Saturday, January 17, 2015

Recommended: Agent Carter

Just saw this on tumblr:

claras-wintersoldier:

takiki16:

GUYS
WE CANNOT LET THIS SLIP THROUGH OUR FINGERS
PLEASE

If you can watch it through legal means, please do…..ABC.com, Hulu, iTunes, do it!

LEGAL LINKS (to view outside the US you can use Hola! or TunnelBear):
ABC
Hulu
CTV
iTunes ($)
Amazon ($)
claras-wintersoldier:
takiki16:
GUYS
WE CANNOT LET THIS SLIP THROUGH OUR FINGERS
PLEASE
If you can watch it through legal means, please do…..ABC.com, Hulu, iTunes, do it!
LEGAL LINKS (to view outside the US you can use Hola! or TunnelBear):

_____________
I like the show a lot. Hayley Atwell is great, and the show handles the period reasonably well. I do think they made a mistake by not starting off with her creating SHIELD, but this is only the first story arc, so I forgive them.

Unless it causes the show to be cancelled. Then I do not forgive them.

I suspect the show will do very well on DVD and Netflix/Amazon, because it's clearly designed as an 8-episode arc. If you haven't already, give it some love.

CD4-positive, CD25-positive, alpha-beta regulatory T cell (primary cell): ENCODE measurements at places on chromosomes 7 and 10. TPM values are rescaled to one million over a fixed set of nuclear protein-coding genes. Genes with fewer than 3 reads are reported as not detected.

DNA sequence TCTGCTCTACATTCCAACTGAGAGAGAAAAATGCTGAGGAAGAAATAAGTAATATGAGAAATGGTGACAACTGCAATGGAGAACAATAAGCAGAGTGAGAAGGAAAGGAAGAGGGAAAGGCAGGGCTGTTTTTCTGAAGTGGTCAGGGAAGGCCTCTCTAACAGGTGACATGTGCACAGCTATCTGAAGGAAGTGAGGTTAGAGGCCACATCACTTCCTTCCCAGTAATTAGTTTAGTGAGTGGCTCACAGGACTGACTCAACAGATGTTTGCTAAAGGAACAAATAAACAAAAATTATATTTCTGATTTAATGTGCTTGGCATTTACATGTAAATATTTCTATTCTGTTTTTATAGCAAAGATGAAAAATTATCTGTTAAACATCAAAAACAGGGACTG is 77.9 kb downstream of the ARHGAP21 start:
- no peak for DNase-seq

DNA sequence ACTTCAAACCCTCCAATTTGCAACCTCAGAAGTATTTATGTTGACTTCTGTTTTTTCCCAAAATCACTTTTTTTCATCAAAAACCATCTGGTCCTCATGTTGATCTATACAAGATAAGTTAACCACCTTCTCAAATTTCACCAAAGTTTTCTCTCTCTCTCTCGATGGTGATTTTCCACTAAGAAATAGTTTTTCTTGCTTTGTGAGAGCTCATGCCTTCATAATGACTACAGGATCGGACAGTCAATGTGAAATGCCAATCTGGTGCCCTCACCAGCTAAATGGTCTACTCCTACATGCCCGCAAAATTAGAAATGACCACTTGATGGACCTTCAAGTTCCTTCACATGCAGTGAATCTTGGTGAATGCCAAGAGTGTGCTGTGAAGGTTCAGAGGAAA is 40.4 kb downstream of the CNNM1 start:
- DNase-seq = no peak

If anyone from ABC/Marvel is reading this: add a hunky black guy to the cast. My suggestion is a private eye who had been in the army. No, people who know less about race than they think they do, that would not be inappropriate. There's a strong argument that Sam Spade was inspired by a black PI: Finding Marlowe: Did this man inspire two of noir's iconic fictional detectives?

She's not racist—some of her best friends are white!

Whiteness is the theme of the day, with the emphasis on trash. At Facebook, a friend shared Ijeoma Oluo's When you suddenly find out you're white (with images, tweets) · IjeomaOluo · Storify and in the comments, someone else added @IjeomaOluo Has POC Chats With White People (with tweets) · Iamwhaleman · Storify.

My first comment there: